Let’s see, Bush’s war policy was wrong, because sophisticated people knew that al Qaeda is a Sunni organization, and neither secular Ba’athists, like Saddam Hussein, nor Shiites, like the mullahs controlling Iran, would ever under any circumstance cooperate with or assist al Qaeda.
Fresh links between Iran’s Revolutionary Guards and al-Qaeda have been uncovered following interception of a letter from the terrorist leadership that hails Tehran’s support for a recent attack on the American embassy in Yemen, which killed 16 people.
Delivery of the letter exposed the rising role of Saad bin Laden, son of the al-Qaeda leader, Osama as an intermediary between the organisation and Iran. Saad bin Laden has been living in Iran since the fall of the Taliban in Afghanistan in 2001, apparently under house arrest.
The letter, which was signed by Ayman al-Zawahiri, al-Qaeda’s second in command, was written after the American embassy in Yemen was attacked by simultaneous suicide car bombs in September.
Western security officials said the missive thanked the leadership of Iran’s Revolutionary Guards for providing assistance to al-Qaeda to set up its terrorist network in Yemen, which has suffered ten al-Qaeda-related terror attacks in the past year, including two bomb attacks against the American embassy.
In the letter al-Qaeda’s leadership pays tribute to Iran’s generosity, stating that without its “monetary and infrastructure assistance” it would have not been possible for the group to carry out the terror attacks. It also thanked Iran for having the “vision” to help the terror organisation establish new bases in Yemen after al-Qaeda was forced to abandon much of its terrorist infrastructure in Iraq and Saudi Arabia.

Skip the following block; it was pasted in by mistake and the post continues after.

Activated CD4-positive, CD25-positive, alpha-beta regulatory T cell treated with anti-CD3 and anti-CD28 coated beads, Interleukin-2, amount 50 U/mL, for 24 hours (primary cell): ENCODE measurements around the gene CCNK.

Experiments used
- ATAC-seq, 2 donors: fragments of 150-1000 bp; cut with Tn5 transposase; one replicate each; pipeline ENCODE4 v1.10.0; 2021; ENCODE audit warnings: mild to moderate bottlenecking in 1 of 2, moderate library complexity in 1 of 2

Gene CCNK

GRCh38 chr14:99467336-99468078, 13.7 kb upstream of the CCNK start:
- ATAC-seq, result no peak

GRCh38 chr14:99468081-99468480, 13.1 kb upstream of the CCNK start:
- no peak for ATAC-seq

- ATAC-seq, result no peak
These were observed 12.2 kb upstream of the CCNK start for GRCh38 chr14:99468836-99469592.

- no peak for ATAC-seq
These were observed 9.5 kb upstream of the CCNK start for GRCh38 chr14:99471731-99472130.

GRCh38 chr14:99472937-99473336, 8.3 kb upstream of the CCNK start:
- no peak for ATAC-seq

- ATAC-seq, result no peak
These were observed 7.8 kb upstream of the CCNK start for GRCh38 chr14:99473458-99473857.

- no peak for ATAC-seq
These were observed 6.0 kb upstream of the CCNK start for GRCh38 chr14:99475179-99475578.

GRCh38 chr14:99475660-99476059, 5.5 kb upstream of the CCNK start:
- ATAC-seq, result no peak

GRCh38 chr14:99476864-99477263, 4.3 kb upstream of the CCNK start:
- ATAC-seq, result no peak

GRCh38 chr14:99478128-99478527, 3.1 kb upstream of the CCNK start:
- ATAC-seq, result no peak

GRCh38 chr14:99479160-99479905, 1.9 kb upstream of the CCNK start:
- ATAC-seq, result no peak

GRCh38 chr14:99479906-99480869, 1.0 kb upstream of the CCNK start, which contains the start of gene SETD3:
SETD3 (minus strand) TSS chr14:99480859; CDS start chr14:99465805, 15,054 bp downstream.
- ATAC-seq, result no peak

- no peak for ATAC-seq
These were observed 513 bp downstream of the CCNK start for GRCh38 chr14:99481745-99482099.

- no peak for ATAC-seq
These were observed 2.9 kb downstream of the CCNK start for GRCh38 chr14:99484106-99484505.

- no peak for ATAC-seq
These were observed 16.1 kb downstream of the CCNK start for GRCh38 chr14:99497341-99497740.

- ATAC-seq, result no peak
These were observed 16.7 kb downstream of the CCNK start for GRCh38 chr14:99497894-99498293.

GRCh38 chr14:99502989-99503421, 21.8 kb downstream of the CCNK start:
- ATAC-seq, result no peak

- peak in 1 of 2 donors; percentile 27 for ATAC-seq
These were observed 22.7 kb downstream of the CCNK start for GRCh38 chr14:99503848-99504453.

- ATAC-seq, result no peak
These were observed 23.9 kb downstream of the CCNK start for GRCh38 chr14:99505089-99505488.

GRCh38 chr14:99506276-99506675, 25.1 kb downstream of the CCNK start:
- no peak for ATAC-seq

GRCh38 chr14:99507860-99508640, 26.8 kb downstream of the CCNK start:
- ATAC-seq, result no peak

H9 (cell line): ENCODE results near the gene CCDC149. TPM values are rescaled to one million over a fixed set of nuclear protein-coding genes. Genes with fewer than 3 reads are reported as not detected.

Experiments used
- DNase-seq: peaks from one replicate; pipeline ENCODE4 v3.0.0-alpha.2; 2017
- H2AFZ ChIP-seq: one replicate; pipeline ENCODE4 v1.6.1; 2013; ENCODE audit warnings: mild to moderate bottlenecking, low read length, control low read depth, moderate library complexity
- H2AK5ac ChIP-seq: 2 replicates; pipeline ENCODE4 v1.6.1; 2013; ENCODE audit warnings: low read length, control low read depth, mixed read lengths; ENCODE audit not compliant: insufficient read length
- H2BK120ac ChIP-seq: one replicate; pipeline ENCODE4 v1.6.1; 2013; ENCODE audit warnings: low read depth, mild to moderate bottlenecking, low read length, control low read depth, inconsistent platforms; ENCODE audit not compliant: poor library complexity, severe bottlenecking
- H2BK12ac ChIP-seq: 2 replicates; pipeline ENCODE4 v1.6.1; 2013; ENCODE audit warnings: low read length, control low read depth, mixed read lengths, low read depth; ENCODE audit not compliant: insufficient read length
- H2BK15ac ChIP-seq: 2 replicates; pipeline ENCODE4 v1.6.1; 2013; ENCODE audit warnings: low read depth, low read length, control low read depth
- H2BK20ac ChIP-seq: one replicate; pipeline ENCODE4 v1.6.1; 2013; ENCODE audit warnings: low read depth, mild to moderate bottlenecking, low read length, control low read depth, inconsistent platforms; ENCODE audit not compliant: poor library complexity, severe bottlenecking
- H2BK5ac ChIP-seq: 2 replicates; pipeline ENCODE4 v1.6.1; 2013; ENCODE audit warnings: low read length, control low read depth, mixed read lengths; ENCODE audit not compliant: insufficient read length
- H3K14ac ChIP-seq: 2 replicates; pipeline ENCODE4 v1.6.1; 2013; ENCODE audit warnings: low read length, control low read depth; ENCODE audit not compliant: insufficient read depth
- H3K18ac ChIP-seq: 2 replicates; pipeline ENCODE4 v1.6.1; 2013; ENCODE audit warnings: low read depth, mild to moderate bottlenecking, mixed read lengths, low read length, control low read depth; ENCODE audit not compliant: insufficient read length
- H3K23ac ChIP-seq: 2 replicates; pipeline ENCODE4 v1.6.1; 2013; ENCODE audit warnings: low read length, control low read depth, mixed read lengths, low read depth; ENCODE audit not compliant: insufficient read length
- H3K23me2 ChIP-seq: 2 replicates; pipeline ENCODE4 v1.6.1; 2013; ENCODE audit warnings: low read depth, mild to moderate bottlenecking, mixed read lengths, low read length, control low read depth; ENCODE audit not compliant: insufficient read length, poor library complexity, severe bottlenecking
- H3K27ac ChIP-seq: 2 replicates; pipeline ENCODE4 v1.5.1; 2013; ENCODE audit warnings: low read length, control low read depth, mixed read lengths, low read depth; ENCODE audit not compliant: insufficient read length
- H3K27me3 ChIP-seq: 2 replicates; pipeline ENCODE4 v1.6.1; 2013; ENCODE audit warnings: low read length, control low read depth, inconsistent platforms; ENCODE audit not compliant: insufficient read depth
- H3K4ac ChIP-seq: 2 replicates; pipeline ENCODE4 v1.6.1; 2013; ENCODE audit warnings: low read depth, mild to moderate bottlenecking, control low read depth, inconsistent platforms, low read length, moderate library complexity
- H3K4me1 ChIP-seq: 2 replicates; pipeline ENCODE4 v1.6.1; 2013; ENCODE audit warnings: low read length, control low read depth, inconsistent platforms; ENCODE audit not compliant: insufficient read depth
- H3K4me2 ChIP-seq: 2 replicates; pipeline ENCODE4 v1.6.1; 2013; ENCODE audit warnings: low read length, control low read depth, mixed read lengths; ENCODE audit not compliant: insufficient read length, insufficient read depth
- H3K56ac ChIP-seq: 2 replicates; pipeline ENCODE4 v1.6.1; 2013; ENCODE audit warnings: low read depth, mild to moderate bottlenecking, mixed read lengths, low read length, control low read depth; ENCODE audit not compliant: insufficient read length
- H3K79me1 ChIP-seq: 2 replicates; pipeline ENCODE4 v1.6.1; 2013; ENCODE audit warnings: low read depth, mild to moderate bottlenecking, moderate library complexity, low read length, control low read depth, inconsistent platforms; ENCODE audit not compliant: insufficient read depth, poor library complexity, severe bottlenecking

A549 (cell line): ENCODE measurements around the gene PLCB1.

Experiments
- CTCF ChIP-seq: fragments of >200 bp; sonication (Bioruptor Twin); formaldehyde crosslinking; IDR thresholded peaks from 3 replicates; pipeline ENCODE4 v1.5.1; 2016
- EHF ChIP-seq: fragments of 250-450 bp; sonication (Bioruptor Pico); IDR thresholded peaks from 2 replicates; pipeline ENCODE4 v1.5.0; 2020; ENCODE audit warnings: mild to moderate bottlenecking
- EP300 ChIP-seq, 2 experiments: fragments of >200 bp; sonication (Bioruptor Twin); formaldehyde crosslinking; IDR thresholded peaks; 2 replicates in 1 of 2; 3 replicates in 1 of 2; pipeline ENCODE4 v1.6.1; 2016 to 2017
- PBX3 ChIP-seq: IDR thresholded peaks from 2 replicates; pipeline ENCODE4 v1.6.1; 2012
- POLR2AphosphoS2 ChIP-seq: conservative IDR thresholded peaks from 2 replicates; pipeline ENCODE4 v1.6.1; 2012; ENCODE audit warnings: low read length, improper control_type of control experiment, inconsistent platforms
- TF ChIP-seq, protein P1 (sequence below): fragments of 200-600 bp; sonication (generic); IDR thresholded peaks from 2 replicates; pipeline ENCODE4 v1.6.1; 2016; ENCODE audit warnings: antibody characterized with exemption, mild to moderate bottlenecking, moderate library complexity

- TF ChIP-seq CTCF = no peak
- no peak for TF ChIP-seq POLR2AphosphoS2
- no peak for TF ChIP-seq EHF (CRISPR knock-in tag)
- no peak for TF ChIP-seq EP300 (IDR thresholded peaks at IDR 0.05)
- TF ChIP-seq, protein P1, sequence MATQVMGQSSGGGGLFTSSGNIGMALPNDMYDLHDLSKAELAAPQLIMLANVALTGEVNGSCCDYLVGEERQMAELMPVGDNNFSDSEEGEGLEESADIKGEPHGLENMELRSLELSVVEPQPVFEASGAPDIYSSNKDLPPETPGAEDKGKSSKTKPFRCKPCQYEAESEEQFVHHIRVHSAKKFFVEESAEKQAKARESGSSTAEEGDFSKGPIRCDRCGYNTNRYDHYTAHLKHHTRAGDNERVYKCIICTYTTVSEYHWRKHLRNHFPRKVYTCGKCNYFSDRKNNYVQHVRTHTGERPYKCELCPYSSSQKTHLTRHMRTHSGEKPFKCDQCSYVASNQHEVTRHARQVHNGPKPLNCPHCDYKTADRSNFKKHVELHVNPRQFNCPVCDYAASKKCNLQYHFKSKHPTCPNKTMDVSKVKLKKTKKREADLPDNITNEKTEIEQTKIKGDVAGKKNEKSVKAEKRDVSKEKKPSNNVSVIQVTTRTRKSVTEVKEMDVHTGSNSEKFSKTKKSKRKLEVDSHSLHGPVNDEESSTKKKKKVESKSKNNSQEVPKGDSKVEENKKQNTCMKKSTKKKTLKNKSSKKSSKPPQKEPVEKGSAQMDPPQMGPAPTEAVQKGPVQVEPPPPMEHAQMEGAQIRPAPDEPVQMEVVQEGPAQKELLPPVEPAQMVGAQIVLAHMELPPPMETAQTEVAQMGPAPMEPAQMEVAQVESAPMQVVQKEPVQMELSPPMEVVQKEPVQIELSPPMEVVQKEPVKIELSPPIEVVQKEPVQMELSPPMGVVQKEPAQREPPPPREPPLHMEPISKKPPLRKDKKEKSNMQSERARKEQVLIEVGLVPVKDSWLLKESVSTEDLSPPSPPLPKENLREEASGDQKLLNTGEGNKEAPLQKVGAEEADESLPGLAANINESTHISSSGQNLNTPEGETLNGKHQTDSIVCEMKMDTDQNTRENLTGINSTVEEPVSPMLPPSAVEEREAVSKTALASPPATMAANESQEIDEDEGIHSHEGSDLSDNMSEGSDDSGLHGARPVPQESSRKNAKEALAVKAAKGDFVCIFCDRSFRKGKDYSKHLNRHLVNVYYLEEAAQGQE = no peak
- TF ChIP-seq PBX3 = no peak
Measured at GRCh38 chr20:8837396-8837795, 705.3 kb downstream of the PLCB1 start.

There has been intense speculation about the level of Iranian support for al-Qaeda since the 9/11 Commission report into al-Qaeda’s terror attacks against the U.S. in 2001 concluded that Iran had provided safe passage for many of the 9/11 hijackers travelling between Afghanistan and Saudi Arabia prior to the attacks.
Scores of senior al Qaeda activists – including Saad bin Laden – sought sanctuary in Iran following the overthrow of the Taliban, and have remained in Tehran ever since. The activities of Saad bin Laden, 29, have been a source of Western concern despite Tehran’s assurances that he is under official confinement.
But Iran was a key transit route for al Qaeda loyalists moving between battlefields in the Middle East and Asia. Western security officials have also concluded Iran’s Revolutionary Guards have supported al-Qaeda terror cells, despite religious divisions between Iran’s Shia Muslim revolutionaries and the Sunni Muslim terrorists.